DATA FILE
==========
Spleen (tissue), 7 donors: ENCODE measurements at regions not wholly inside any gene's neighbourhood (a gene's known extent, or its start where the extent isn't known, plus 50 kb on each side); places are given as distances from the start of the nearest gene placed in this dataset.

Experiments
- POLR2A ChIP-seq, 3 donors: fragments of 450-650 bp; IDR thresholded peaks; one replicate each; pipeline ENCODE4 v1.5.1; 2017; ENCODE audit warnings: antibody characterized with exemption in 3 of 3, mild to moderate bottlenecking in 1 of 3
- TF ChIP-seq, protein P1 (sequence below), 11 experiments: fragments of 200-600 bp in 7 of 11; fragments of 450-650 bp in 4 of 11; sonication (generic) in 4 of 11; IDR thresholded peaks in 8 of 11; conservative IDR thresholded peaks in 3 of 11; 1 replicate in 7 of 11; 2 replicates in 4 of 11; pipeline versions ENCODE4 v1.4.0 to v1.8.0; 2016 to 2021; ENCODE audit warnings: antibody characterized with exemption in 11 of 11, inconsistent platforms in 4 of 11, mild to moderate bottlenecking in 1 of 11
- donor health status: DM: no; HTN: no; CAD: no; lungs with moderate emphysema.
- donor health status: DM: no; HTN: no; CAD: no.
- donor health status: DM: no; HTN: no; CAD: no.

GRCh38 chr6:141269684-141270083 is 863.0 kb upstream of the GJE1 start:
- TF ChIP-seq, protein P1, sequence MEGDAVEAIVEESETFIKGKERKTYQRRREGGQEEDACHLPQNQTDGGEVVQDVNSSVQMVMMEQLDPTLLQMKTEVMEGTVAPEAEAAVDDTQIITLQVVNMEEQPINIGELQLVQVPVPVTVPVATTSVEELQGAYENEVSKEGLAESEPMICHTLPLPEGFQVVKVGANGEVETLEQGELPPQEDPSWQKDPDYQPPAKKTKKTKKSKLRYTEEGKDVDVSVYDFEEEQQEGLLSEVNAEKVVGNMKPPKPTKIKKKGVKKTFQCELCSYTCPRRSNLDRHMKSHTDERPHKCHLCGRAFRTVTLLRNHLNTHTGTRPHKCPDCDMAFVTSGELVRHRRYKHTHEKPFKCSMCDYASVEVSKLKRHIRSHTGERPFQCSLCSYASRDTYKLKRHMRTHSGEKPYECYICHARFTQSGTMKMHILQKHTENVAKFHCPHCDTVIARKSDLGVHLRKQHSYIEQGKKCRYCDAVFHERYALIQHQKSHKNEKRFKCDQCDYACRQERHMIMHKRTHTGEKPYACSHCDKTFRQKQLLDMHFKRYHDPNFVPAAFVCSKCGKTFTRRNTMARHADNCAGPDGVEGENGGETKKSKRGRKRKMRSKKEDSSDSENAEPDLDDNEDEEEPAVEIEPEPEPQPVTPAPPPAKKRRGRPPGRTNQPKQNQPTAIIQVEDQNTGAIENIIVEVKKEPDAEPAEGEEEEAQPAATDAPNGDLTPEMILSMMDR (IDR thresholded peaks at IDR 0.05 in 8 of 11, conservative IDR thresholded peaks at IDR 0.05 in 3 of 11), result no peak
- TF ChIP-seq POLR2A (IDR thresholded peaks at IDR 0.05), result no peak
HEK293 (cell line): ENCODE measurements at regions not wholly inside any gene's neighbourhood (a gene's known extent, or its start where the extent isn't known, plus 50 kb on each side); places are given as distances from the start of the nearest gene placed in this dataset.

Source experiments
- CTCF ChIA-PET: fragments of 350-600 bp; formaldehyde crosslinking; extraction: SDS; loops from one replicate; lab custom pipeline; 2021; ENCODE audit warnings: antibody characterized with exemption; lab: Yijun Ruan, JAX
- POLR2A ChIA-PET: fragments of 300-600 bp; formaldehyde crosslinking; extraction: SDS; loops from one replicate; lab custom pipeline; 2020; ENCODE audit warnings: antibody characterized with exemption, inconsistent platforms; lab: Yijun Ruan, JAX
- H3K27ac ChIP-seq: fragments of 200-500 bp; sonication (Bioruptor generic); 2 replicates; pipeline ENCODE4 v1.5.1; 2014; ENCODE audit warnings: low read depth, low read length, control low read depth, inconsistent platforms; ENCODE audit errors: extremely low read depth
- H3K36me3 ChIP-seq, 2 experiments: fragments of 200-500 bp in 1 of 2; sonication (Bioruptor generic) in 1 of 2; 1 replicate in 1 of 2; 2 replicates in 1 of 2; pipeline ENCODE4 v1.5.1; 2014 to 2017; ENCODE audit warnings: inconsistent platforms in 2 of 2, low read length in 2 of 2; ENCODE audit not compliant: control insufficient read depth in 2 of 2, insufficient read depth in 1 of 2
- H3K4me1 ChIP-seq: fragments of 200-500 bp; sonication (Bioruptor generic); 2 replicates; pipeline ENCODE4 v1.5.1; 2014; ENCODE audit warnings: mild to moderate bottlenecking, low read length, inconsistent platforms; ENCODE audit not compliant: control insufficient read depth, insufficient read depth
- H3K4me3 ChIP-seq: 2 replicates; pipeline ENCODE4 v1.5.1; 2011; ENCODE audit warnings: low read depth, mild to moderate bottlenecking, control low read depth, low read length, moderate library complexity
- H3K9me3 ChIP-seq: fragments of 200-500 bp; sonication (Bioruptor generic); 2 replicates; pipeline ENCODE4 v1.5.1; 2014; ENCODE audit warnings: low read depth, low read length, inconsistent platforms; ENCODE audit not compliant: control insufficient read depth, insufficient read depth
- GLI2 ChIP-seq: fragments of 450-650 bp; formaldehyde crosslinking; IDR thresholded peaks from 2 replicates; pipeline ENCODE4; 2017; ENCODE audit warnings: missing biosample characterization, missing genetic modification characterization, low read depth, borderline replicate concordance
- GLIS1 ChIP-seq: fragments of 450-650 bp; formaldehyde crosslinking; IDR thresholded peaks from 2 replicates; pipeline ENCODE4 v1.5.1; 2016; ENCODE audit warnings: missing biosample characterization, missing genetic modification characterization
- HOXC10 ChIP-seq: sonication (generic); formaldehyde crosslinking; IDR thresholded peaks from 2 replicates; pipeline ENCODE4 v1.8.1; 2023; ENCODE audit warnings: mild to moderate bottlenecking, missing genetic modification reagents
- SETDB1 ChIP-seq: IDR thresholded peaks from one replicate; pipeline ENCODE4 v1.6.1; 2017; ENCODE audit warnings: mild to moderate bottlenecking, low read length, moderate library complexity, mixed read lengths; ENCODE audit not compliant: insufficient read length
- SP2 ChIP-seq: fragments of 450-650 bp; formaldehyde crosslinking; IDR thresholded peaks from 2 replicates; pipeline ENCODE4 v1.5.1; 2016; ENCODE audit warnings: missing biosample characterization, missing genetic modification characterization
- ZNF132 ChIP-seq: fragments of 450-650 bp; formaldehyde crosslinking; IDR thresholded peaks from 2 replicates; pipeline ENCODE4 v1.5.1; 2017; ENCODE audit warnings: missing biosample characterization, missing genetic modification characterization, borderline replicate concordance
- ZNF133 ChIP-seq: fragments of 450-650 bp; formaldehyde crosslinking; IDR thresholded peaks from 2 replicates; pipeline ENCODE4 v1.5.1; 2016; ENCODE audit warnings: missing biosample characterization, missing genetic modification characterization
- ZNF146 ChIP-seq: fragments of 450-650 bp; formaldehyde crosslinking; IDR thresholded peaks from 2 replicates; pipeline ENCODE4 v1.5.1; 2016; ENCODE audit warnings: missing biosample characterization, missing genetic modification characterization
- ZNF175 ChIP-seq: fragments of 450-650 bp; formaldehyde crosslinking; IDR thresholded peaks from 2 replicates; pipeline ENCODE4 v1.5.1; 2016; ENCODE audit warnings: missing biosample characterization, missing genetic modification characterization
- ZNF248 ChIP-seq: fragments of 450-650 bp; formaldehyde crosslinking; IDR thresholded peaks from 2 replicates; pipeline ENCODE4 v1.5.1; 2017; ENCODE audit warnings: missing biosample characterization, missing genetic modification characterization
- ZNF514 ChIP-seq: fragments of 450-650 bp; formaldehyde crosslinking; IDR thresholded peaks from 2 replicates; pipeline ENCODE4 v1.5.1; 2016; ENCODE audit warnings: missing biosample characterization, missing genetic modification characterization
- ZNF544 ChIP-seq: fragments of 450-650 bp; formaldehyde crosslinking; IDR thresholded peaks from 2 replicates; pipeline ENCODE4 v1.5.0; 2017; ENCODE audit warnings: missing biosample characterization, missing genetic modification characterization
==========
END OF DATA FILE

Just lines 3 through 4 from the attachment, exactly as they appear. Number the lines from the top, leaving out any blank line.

- POLR2A ChIP-seq, 3 donors: fragments of 450-650 bp; IDR thresholded peaks; one replicate each; pipeline ENCODE4 v1.5.1; 2017; ENCODE audit warnings: antibody characterized with exemption in 3 of 3, mild to moderate bottlenecking in 1 of 3
- TF ChIP-seq, protein P1 (sequence below), 11 experiments: fragments of 200-600 bp in 7 of 11; fragments of 450-650 bp in 4 of 11; sonication (generic) in 4 of 11; IDR thresholded peaks in 8 of 11; conservative IDR thresholded peaks in 3 of 11; 1 replicate in 7 of 11; 2 replicates in 4 of 11; pipeline versions ENCODE4 v1.4.0 to v1.8.0; 2016 to 2021; ENCODE audit warnings: antibody characterized with exemption in 11 of 11, inconsistent platforms in 4 of 11, mild to moderate bottlenecking in 1 of 11